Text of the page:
Collection Development Policy
(Adopted July 10,1997)
1. The objective of the Wright County Library is to select, organize, and make accessible library materials to meet the expressed and anticipated needs and interests of the diverse public in the library district. As a public service agency, the Library must strive to provide the residents of Wright County with a comprehensive collection of materials in a variety of formats that record human knowledge, ideas and culture; to organize these materials for ready access; to offer guidance and encouragement in their use; and to serve the community with reliable and easily available sources of information.
2. Materials should be selected and services planned to satisfy residents both as individuals and as members of groups, with concerns for all ages, backgrounds, interests, abilities, and levels of education.
3. The Library not only has an obligation to serve its current users but also to search for materials and methods that will meet the needs of community members who have not traditionally been library users. Cooperation with governmental, academic, and special resource centers in the area continues to be increasingly important in meeting needs of library patrons.
4. Priorities of selection are:
a. Materials to meet informational needs, both expressed and anticipated, of patrons of all ages. b. Materials to meet the recreational needs of patrons of all ages. c. Materials to meet the educational needs of pre-school children, out-of-school adults, and all other patrons who are not served by an educational institution. d. Materials to meet the needs of the business community. e. Materials to support civic and cultural activities of individuals, groups, and organizations.
1. The Library should plan to acquire within its budgetary limitations, all types of library materials needed to meet its obligations. Library materials include books, pamphlets, documents, periodicals, maps, audiovisual materials, software, online databases and artifacts.
2. When lack of funds limit purchases, current in-print publications of lasting value, regardless of format, will be given priority over out-of-print publications.
3. Holdings of other area libraries will be considered when selecting subject areas for intensive collection or large purchase items. Consideration will be given to both the privileges and responsibilities of cooperative acquisition plans and interlibrary loan procedures.
4. The purchase of copies of any title shall be dependent upon demand by patrons and the size and population served. Demand is a valid factor in materials selection. Materials that receive poor reviews may be purchased if there is a demonstrated local demand. For the purposes of this policy, demonstrated local demand is interpreted as three individual written requests for the item.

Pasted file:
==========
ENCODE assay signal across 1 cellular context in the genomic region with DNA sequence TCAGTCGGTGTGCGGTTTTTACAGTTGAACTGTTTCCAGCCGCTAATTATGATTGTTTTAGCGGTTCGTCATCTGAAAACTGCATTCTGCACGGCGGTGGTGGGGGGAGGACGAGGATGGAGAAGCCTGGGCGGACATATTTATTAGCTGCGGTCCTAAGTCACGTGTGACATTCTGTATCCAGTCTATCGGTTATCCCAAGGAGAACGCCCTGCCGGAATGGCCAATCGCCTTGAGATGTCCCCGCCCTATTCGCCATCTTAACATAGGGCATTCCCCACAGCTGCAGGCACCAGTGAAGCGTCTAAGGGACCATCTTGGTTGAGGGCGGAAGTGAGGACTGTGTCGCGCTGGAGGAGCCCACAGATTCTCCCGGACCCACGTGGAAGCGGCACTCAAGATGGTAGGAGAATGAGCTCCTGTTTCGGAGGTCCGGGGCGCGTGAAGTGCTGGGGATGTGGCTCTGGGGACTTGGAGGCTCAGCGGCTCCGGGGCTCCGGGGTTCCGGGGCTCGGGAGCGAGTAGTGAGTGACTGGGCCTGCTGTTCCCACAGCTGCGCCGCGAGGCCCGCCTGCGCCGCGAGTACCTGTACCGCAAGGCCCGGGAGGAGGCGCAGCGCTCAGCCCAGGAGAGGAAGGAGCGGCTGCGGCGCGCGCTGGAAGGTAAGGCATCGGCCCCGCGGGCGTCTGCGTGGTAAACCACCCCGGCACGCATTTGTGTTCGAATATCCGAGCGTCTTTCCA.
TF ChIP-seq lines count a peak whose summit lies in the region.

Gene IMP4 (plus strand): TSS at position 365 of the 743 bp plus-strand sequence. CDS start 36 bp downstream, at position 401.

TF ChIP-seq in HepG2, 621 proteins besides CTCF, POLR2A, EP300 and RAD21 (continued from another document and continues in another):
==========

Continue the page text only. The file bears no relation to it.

5. The Library will not purchase text books except in cases where no other material on a given subject exists or where the demand of the patrons is greater than can be met by the existing collection.
6. Addition of an item to the Library’s collection in no way represents an endorsement of any theory, idea, or policy contained in the material.
7. The responsibility for selection of library materials is delegated to the Director. The judgments of experts, of professionally trained staff members, and of qualified book reviewers provide a balance of opinion as the basis for selection. Though a variety of criteria is used for each subject, final decision is based on the value of the materials to the Library and its public, regardless of the personal taste of the selector.
8. Librarians will strive to find a review of any item before considering it for purchase. However, because only a portion of all published material is ever reviewed, librarians will also consider purchase of items based on advertisements, author tours, television and radio coverage, and direct mail. If possible, librarians should preview unreviewed materials before purchase.
9. The Library should attempt to buy all publications of local authors and all materials about the county and region of the State of Material.
C. Weeding and Discarding
1. In order to maintain an active working collection of high quality, the Library staff will periodically examine the collection for items that should be withdrawn. The Director will make the final decision before an item is discarded from the collection.
2. Weeding should be a regular and continuous process to eliminate titles that have outlived their usefulness.